According to the study, a typical crash related to drowsy driving has the following characteristics:

Further, the NHTSA study determined that drivers at the highest risk for drowsy driving are:

Medications, including sedatives like anxiolytic hypnotics, tricyclic antidepressants and some antihistamines, can also cause drowsiness. Of course, alcohol, which is a sedative, compounds the detrimental effect that drowsiness has on physical and mental activity.

These factors, the NHTSA study concludes, have a cumulative effect, and when combined, they dramatically increase the risk of a car crash.

How Can Drowsy Driving be Proven as an Accident Cause?

Investigators utilize many tools, techniques and pieces of evidence to determine the cause of accidents, including drowsy driving accidents. For starters, a basic accident report includes information about the type of accident that occurred that could point to drowsy driving. As mentioned above, the lack of skid marks points to a driver not braking to avoid a crash.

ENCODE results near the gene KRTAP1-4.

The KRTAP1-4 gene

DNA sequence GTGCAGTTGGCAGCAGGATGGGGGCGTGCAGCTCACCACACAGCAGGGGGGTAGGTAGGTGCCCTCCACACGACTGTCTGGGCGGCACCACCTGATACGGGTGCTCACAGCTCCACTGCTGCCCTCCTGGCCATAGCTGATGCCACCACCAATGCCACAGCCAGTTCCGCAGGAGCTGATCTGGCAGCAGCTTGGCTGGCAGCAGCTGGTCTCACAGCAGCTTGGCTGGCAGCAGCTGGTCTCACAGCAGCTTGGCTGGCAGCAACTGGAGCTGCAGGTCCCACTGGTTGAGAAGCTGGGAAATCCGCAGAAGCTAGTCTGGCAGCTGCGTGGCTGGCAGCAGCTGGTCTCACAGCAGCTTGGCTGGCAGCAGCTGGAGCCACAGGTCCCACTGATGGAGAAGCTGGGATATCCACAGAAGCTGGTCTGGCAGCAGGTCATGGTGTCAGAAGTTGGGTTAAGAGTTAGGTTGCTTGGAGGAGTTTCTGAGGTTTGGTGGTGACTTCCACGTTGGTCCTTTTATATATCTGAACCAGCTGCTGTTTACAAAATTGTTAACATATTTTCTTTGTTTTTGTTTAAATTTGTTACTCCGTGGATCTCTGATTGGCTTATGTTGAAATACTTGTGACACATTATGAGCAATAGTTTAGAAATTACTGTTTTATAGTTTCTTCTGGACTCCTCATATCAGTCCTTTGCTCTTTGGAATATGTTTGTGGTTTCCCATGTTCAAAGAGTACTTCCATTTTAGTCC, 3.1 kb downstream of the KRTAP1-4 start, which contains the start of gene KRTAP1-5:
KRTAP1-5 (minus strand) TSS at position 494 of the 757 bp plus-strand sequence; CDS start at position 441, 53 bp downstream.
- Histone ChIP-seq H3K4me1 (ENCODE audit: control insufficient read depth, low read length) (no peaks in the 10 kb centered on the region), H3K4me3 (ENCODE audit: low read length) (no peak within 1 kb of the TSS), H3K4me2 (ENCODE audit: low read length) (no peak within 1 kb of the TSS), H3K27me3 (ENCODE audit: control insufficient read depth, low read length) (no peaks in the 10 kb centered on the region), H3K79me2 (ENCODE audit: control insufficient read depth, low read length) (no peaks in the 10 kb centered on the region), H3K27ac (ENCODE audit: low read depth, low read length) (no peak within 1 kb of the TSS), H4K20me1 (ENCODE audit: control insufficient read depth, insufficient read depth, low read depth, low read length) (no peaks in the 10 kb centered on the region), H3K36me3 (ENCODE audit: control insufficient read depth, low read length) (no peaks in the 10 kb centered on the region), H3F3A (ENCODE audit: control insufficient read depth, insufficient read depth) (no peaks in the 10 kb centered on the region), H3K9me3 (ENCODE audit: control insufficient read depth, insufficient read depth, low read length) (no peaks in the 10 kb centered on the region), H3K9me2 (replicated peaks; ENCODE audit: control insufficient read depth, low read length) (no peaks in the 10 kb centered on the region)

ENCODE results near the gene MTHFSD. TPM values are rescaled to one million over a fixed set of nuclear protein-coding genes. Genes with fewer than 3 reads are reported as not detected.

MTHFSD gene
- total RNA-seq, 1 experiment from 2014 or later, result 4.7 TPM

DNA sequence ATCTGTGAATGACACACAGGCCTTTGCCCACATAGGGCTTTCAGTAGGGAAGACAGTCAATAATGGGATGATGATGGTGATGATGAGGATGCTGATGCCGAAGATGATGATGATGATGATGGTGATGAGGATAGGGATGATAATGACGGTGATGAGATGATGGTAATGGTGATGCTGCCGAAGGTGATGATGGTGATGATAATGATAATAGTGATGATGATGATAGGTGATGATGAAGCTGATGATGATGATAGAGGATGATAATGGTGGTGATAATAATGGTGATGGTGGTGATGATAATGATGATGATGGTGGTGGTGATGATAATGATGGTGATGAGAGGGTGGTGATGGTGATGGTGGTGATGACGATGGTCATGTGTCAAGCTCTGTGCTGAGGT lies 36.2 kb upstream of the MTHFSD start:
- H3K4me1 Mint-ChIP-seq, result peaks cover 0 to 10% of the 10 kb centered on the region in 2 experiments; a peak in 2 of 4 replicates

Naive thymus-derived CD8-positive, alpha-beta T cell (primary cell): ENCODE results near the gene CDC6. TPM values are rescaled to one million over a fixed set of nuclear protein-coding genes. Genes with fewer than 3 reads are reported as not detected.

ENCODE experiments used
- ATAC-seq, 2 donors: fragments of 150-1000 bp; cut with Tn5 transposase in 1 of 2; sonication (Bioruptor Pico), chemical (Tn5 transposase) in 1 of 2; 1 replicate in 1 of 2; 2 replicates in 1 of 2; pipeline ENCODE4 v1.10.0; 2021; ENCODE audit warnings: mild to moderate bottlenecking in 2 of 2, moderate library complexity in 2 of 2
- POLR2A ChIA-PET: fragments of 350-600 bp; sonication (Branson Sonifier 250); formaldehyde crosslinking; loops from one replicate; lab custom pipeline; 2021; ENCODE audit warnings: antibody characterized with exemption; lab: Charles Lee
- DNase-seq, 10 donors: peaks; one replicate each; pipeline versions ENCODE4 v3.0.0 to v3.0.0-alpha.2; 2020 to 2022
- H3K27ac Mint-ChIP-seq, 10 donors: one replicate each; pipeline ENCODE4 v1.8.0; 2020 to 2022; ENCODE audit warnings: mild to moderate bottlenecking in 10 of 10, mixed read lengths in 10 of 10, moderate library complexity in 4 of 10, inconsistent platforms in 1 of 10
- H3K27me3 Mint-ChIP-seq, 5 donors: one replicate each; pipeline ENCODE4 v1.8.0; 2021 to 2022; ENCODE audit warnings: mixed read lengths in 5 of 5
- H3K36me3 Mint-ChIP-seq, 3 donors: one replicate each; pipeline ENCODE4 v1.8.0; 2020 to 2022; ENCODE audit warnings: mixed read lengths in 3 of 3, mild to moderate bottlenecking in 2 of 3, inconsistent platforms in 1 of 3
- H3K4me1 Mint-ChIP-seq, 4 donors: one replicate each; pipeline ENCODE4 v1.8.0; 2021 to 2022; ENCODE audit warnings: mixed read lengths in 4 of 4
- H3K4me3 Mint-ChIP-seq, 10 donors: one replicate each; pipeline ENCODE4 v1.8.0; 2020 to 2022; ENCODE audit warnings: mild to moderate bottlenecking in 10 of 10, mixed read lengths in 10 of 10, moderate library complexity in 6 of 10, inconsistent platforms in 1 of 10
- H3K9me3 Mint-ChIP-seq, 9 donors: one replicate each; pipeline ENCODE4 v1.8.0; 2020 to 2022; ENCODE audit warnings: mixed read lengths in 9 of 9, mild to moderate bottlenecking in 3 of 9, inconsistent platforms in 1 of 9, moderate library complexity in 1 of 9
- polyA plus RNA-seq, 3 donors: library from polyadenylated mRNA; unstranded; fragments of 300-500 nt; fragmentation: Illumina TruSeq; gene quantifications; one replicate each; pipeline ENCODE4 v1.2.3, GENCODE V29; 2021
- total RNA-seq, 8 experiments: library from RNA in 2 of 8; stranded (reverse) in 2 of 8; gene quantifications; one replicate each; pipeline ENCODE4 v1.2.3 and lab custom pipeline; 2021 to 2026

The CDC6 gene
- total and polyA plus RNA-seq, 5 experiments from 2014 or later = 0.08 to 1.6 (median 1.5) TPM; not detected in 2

Receipts from credit or debit cards, as well as witness testimony, could indicate that a driver ate or drank something before the accident that made him/her drowsy. Additionally, prescriptions for medication that cause drowsiness could also be used as evidence. Cell phone records also contain data that help to prove whether the driver traveled a long distance prior to the crash.

No one should ever get behind the wheel when they are too drowsy to drive safely. Those who do should be held accountable when their actions result in accidents that harm others. Victims who are injured as a result of a driver who fell asleep at the wheel are entitled to pursue claims in order to obtain compensation for their losses. Additionally, if someone is killed in an accident caused by drowsy driving, the surviving family members may be entitled to pursue a wrongful death lawsuit against that driver.